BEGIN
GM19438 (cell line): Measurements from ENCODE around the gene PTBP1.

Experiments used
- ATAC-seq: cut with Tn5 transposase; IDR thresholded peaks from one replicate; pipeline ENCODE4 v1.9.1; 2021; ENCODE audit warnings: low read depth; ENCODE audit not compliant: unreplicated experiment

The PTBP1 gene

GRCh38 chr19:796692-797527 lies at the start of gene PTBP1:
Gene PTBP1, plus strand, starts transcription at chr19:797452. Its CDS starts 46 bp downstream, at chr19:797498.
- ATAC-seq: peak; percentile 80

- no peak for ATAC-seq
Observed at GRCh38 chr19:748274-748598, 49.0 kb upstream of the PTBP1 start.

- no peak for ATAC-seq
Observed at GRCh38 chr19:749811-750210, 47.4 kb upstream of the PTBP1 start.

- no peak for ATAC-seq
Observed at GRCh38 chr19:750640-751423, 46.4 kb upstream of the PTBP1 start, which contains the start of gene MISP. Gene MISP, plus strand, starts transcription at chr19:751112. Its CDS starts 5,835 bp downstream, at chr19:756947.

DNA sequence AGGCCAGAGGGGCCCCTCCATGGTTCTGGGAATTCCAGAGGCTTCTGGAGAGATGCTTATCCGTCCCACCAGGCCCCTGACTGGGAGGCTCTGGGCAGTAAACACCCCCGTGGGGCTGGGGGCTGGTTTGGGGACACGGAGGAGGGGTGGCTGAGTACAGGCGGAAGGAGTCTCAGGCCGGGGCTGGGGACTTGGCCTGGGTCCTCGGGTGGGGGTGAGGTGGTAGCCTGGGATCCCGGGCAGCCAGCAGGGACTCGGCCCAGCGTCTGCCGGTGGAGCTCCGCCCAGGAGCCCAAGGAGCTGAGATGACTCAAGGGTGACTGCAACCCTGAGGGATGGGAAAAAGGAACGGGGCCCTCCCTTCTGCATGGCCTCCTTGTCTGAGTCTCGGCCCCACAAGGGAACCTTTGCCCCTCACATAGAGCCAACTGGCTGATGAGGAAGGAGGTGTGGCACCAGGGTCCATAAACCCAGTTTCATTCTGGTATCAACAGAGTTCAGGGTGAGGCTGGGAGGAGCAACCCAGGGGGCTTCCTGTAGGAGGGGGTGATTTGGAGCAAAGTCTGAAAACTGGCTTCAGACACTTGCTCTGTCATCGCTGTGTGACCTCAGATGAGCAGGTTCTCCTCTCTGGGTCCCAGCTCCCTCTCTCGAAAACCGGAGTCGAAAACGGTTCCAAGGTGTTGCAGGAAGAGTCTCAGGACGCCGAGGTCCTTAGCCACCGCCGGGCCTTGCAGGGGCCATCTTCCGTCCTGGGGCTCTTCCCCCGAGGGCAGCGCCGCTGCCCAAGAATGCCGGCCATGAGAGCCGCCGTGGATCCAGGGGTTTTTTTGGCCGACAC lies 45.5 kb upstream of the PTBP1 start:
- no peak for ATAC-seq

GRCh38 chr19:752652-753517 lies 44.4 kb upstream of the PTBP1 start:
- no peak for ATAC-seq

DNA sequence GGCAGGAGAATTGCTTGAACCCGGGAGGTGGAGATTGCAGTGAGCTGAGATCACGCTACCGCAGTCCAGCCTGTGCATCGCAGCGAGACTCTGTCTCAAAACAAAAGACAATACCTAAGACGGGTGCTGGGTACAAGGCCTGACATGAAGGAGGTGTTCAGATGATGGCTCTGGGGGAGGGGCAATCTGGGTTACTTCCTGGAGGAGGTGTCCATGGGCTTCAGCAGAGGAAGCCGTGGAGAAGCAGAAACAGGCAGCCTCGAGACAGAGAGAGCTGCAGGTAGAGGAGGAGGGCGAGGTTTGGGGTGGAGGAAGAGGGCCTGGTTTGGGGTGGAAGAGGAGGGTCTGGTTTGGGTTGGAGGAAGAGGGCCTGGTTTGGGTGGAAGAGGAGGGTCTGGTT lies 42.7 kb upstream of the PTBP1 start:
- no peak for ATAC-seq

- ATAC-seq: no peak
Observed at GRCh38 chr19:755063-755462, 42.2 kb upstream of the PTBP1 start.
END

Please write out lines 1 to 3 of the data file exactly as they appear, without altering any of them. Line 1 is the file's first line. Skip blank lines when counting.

GM19438 (cell line): Measurements from ENCODE around the gene PTBP1.

Experiments used
- ATAC-seq: cut with Tn5 transposase; IDR thresholded peaks from one replicate; pipeline ENCODE4 v1.9.1; 2021; ENCODE audit warnings: low read depth; ENCODE audit not compliant: unreplicated experiment